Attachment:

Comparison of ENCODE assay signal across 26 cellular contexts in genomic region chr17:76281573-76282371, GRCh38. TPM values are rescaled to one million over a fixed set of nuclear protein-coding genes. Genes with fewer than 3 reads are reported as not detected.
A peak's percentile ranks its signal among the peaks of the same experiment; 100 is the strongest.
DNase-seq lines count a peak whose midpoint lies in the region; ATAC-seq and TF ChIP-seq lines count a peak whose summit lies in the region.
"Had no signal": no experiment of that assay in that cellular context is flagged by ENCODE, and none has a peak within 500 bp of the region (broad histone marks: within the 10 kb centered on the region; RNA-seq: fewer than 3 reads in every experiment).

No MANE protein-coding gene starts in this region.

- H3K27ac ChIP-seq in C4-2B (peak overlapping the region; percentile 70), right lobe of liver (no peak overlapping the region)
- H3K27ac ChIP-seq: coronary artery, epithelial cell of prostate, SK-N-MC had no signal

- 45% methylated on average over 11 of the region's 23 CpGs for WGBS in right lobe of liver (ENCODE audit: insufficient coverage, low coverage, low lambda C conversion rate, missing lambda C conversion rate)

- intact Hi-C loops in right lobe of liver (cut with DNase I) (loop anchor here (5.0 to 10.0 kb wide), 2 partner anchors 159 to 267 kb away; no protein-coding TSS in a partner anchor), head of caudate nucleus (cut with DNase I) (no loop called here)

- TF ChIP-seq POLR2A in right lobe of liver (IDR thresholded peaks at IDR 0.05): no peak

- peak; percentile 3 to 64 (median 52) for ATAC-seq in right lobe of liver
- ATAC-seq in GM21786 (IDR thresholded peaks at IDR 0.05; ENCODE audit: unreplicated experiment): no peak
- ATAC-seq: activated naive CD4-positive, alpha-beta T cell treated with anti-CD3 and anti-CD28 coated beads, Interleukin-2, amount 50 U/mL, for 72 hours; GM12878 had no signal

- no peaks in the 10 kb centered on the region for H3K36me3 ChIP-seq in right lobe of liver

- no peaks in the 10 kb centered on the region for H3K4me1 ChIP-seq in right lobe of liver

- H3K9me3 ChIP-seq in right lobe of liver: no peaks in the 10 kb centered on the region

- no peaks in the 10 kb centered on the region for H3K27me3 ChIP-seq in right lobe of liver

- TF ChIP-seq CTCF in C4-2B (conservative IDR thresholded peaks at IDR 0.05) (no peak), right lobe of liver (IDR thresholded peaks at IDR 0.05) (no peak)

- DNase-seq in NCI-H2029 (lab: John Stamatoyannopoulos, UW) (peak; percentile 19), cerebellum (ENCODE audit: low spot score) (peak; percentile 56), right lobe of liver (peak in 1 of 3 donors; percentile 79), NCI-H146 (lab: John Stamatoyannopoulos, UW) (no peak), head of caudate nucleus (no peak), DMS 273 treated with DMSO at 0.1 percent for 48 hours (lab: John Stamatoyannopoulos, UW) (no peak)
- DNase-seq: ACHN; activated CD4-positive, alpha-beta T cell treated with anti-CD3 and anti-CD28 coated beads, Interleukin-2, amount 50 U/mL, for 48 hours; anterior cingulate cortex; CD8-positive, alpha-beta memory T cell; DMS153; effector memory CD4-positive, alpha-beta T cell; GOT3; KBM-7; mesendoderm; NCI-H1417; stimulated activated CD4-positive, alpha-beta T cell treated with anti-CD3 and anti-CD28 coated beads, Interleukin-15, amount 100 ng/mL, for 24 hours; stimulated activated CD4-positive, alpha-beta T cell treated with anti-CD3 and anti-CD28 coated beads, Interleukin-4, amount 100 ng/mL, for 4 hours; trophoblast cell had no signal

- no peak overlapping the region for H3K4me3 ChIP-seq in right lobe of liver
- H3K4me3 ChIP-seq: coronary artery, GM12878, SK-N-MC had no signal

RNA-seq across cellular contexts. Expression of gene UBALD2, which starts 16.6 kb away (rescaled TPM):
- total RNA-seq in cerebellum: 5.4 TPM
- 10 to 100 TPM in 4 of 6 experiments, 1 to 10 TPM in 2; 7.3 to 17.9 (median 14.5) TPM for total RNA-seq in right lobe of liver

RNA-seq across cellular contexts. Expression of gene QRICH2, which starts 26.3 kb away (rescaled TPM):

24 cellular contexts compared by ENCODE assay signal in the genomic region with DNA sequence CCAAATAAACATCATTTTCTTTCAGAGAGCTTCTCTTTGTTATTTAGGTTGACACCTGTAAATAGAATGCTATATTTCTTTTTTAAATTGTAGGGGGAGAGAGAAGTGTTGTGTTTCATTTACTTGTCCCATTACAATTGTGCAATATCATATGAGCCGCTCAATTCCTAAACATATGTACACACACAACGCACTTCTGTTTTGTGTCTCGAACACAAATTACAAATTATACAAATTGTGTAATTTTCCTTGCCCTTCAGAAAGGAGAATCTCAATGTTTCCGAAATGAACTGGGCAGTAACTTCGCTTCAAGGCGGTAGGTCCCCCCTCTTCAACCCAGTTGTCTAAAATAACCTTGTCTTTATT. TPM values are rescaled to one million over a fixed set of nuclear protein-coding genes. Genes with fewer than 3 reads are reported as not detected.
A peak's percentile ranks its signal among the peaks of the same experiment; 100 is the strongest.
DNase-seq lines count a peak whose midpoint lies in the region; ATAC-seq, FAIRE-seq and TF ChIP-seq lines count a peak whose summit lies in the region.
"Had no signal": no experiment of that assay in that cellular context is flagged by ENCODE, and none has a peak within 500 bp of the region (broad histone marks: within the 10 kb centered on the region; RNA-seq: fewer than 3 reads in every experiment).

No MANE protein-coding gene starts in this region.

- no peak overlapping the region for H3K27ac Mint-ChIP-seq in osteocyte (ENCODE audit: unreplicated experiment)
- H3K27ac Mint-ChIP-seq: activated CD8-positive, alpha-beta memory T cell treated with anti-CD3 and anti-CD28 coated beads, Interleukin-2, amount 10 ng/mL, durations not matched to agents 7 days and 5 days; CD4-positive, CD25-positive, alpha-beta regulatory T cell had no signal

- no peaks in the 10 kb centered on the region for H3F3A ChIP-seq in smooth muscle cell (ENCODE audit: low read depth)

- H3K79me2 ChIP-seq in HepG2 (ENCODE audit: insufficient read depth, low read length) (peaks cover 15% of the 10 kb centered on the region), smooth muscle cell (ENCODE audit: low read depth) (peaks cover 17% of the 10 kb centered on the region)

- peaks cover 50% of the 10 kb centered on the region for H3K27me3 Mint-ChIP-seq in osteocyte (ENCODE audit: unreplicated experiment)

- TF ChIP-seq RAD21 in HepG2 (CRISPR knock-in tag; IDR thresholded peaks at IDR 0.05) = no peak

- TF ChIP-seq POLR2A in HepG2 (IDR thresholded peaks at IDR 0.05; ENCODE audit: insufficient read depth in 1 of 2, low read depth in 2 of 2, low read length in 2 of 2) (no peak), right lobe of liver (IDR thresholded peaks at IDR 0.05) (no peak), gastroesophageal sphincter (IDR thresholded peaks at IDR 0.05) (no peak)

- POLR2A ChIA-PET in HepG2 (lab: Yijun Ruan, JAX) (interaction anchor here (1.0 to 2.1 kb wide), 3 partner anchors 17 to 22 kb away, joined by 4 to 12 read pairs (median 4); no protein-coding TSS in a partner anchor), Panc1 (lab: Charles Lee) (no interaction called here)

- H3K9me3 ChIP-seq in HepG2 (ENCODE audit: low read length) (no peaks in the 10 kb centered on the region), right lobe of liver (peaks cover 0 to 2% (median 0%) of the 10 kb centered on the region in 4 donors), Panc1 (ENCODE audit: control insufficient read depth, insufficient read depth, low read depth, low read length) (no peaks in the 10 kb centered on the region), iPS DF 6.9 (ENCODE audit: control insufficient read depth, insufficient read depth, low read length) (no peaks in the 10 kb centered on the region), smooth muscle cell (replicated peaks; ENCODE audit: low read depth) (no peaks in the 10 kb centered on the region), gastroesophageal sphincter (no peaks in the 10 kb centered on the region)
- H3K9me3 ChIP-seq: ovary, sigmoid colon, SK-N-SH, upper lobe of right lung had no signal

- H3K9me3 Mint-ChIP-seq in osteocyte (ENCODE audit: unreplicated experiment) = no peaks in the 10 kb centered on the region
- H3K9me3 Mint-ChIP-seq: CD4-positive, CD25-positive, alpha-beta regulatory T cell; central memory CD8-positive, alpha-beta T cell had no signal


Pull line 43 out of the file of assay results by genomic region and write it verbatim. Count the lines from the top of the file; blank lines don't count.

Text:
- H3K9me3 Mint-ChIP-seq: CD4-positive, CD25-positive, alpha-beta regulatory T cell; central memory CD8-positive, alpha-beta T cell had no signal